• Application Note

Comparison of Electrospray and UniSpray for Pharmaceutical Compounds

Comparison of Electrospray and UniSpray for Pharmaceutical Compounds

  • Kerri M. Smith
  • Paul D. Rainville
  • Waters Corporation

This is an Application Brief and does not contain a detailed Experimental section.

Abstract

This technical brief shows the comparison of ionization of a selection of pharmaceutical compounds by electrospray (ESI) and impactor ionization (UniSpray) as well as their robustness in human serum.

Benefits

Ionization plays a critical role in analysis by mass spectrometry with multiple ionization techniques available. Here we describe an impactor ionization source and its application to the analysis of pharmaceutical drugs.

Introduction

Impactor ionization is the formation of ions by directing a heated nebulized spray of liquid onto a surface with an applied voltage.¹ The spray is aimed off center and on impact, the ions flow downstream in a path that follows the curvature of the surface (in this case a pin), called the Coandă effect (Figure 1). Commonly used electrospray ionization involves a heated high velocity spray from a charged capillary. These two techniques have similar effects of ionization, producing predominantly [M+H]+ (or [M-H]-) ions, yet their mechanisms appear to be different. This work shows the comparison of ionization of a selection of pharmaceutical compounds by electrospray (ESI) and impactor ionization (UniSpray) as well as their robustness in human serum.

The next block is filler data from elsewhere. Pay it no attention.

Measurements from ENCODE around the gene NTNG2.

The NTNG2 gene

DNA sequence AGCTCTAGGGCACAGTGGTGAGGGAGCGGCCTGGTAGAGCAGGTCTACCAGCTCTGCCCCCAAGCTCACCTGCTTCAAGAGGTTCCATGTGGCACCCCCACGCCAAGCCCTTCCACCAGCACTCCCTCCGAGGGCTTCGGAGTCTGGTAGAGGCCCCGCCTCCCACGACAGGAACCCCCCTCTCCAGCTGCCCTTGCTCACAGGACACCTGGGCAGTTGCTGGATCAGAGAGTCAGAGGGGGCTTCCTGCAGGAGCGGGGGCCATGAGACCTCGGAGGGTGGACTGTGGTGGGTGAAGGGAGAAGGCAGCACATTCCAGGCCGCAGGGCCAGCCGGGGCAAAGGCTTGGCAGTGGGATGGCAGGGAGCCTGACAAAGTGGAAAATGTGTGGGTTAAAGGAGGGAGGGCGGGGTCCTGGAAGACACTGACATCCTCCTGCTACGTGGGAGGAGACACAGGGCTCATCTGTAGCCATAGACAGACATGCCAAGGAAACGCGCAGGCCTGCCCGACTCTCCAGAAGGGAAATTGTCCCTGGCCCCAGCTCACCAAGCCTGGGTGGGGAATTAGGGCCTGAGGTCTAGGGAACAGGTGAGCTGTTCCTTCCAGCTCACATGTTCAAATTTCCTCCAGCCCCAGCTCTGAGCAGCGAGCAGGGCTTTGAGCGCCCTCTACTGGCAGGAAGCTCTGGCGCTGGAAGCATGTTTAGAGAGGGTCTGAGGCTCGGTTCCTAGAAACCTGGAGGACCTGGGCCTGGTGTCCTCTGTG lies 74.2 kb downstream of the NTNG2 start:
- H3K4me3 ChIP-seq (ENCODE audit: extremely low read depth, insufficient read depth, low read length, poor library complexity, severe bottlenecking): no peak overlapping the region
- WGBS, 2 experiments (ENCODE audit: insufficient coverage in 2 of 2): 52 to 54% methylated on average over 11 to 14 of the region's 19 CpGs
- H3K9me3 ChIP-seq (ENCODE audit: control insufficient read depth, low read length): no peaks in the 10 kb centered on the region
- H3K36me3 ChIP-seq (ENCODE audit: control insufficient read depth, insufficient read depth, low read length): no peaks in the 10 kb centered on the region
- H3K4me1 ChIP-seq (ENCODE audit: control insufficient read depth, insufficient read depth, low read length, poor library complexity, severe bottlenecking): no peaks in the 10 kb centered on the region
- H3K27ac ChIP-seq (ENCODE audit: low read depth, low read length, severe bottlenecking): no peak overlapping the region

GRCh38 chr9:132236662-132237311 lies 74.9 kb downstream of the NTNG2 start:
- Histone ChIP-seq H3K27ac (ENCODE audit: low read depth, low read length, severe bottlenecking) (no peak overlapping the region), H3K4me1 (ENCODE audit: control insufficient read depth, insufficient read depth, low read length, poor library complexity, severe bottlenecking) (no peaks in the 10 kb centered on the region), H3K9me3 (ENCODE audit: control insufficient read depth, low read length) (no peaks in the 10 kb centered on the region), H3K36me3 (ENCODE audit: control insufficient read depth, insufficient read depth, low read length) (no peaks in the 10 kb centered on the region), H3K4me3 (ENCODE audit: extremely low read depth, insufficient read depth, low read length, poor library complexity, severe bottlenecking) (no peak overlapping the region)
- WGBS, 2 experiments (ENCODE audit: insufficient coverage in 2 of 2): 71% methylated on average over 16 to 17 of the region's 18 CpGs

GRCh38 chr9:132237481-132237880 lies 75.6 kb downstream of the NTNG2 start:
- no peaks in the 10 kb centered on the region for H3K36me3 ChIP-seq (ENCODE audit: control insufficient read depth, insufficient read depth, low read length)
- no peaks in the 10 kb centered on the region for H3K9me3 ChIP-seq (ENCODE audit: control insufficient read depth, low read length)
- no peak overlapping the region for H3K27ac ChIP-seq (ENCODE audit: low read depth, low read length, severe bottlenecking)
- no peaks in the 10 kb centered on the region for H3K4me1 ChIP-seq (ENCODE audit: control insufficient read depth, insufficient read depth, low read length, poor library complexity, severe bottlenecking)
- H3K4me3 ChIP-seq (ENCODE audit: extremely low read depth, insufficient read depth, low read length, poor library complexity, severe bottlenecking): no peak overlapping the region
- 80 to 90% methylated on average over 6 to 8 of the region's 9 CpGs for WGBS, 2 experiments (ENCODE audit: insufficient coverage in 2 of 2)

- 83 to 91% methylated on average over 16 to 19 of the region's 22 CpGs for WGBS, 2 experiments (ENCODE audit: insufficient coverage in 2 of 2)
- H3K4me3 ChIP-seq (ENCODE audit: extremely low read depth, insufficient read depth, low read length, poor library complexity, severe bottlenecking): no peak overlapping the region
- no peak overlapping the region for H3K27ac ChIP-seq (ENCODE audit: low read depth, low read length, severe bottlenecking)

Figure 1. Graphic representation and photo of UniSpray source.

Experimental

LC conditions

LC system:

ACQUITY UPLC I-Class FTN

Vials:

Waters TruView LC-MS Certified, Total Recovery Vial [P/N 186005663CV]

Column:

ACQUITY BEH C18 , 2.1 x 50 mm, 1.7 μm [P/N 186002350]

Column temp.:

30 °C

Sample temp.:

5 °C

Injection volume:

3 μL

Flow rate:

0.600 mL/min

Mobile phase A:

H2O, 0.1% formic acid

Mobile phase B:

Acetonitrile, 0.1% formic acid

Gradient:

1 to 95 %B over two minutes, hold for 0.5 minutes

MS conditions

MS system:

Xevo TQ-S Mass Spectrometer

Acquisition mode:

MRM

Ionization type:

Electrospray and UniSpray

Ionization mode:

+/-

Capillary voltage:

1 kV/2 kV POS/NEG

Desolvation temperature:

550 °C

Desolvation flow:

1100 L/hr

Results and Discussion

Sample description

Compound libraries with molecular weights ranging from 151 to 824 were purchased from Enzo Life Sciences. The standards were diluted to 100 nM and 1 nM, or 0.1 nM with 30:70:0.1 ACN/water/formic acid for high-throughput compound optimization of [M+H]+ or [M-H]- by QuanOptimize followed by injection on column. Plasma robustness studies were performed by protein precipitation with ACN at a 3:1 ratio, vortex mixed, and then centrifuged at 16.1 x g for 10 minutes. The supernatant was taken and standards were spiked to 1 nM before injection. An ACQUITY UPLC I-Class System with a BEH C18 Column (2.1 x 50 mm) and mobile phases of water and ACN with 0.1% formic acid was coupled to a Xevo TQ-S Mass Spectrometer equipped with ESI and UniSpray ionization sources. Data was collected in both positive and negative ionization modes and processed using MassLynx v.4.1. All results were calculated on chromatographic peak area. 

Tuning the UniSpray Source

The UniSpray source was tuned using 50% mobile phases A and B at analytical flow combined with 10 µL/min of 10 ng/mL verapamil. The capillary protrusion was first optimized for stable spray followed by positional adjustment of the capillary with respect to the pin. The highest signal is seen when the spray is directed to the right of center on the pin, as shown in Figure 1. It should be noted that the following data is from a single tune position. Custom tuning on specific target compounds may yield better sensitivity for compounds that initially showed a poor response compared to ESI.